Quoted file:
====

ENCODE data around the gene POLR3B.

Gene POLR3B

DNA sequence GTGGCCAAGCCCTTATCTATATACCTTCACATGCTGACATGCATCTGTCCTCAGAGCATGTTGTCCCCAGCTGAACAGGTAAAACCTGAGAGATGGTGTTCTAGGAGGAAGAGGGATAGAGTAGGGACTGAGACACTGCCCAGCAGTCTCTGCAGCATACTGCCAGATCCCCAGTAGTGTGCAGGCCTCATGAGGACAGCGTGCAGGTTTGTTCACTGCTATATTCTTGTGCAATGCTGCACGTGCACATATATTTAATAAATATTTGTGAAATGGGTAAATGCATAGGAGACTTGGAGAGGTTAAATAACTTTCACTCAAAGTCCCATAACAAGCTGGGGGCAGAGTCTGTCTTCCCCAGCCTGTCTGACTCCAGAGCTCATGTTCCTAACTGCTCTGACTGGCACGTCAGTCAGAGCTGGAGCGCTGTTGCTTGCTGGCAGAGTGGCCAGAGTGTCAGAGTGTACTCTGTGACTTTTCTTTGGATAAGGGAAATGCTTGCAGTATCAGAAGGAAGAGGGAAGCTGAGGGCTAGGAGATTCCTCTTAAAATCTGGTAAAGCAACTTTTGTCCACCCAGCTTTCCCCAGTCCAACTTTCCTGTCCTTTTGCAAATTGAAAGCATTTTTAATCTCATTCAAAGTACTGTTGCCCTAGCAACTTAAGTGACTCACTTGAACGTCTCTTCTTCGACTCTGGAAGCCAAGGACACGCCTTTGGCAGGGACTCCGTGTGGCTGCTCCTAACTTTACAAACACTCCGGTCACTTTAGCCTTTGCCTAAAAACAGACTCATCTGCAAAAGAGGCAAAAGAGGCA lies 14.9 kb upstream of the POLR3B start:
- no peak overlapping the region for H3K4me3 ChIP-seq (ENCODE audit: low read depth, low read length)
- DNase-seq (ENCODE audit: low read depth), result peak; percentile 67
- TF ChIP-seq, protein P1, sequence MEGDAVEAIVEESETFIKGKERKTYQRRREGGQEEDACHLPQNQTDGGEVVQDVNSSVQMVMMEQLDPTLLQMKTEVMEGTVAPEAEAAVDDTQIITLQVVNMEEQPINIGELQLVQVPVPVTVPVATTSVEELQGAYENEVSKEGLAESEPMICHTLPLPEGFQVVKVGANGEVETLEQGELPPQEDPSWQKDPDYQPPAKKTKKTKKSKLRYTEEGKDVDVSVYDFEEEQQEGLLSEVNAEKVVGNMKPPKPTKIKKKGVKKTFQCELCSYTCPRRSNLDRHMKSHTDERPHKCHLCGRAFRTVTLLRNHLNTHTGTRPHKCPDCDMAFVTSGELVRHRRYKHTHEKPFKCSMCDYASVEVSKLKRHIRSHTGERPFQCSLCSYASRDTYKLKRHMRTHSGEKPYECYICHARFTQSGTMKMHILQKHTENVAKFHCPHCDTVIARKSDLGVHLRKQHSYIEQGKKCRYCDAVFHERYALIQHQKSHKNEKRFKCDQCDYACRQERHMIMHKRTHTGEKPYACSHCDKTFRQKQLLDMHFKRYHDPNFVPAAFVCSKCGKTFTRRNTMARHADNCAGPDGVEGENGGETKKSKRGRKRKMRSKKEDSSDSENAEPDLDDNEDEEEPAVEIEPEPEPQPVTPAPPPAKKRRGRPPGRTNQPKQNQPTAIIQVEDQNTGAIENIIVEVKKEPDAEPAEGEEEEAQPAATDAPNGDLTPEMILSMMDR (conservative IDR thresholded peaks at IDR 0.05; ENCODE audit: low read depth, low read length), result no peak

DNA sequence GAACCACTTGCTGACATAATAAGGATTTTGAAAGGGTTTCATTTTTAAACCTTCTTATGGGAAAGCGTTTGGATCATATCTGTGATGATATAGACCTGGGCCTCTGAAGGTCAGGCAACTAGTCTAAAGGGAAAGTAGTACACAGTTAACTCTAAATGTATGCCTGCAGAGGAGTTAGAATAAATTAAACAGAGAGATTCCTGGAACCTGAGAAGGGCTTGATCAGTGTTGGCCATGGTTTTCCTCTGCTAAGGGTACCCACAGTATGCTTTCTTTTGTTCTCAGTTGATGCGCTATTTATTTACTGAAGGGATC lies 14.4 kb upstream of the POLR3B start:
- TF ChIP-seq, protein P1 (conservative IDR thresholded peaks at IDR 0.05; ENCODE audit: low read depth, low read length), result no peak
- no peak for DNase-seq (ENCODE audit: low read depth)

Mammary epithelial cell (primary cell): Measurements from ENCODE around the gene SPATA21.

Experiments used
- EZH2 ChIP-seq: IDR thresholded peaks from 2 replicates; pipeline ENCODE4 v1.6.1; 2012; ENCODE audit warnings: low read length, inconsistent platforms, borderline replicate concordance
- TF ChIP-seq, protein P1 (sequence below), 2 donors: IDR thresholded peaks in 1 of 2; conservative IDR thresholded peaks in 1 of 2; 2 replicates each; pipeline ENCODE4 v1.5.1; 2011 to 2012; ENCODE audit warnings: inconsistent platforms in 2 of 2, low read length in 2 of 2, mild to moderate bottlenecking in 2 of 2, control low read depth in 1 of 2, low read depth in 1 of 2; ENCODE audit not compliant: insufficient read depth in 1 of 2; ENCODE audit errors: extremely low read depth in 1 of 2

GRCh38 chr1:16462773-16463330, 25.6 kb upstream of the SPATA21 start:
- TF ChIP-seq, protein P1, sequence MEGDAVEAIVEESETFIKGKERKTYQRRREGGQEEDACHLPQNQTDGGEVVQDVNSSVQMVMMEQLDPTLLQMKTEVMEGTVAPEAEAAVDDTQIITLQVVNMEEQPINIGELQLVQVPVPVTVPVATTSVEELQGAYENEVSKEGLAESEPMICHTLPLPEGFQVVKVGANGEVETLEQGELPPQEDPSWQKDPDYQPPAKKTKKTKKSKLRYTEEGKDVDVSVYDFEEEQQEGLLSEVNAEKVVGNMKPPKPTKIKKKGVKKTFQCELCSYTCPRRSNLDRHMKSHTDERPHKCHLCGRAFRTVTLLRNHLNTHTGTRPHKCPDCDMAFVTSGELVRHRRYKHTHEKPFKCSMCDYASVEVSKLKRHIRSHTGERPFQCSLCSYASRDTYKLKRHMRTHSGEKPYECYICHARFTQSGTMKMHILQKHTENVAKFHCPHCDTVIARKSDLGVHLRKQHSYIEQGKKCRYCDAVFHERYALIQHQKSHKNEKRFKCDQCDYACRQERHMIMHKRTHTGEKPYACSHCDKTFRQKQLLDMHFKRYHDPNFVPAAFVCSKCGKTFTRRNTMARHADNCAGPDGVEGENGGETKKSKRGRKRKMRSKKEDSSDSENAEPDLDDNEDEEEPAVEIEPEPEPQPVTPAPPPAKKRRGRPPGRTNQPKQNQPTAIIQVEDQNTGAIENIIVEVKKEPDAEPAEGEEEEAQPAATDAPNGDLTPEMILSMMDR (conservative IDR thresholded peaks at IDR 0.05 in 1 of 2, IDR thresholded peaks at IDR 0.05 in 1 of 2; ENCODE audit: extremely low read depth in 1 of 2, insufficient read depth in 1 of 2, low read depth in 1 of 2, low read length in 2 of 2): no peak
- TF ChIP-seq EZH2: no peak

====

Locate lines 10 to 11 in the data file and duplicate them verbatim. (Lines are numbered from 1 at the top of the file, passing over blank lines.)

Mammary epithelial cell (primary cell): Measurements from ENCODE around the gene SPATA21.

Experiments used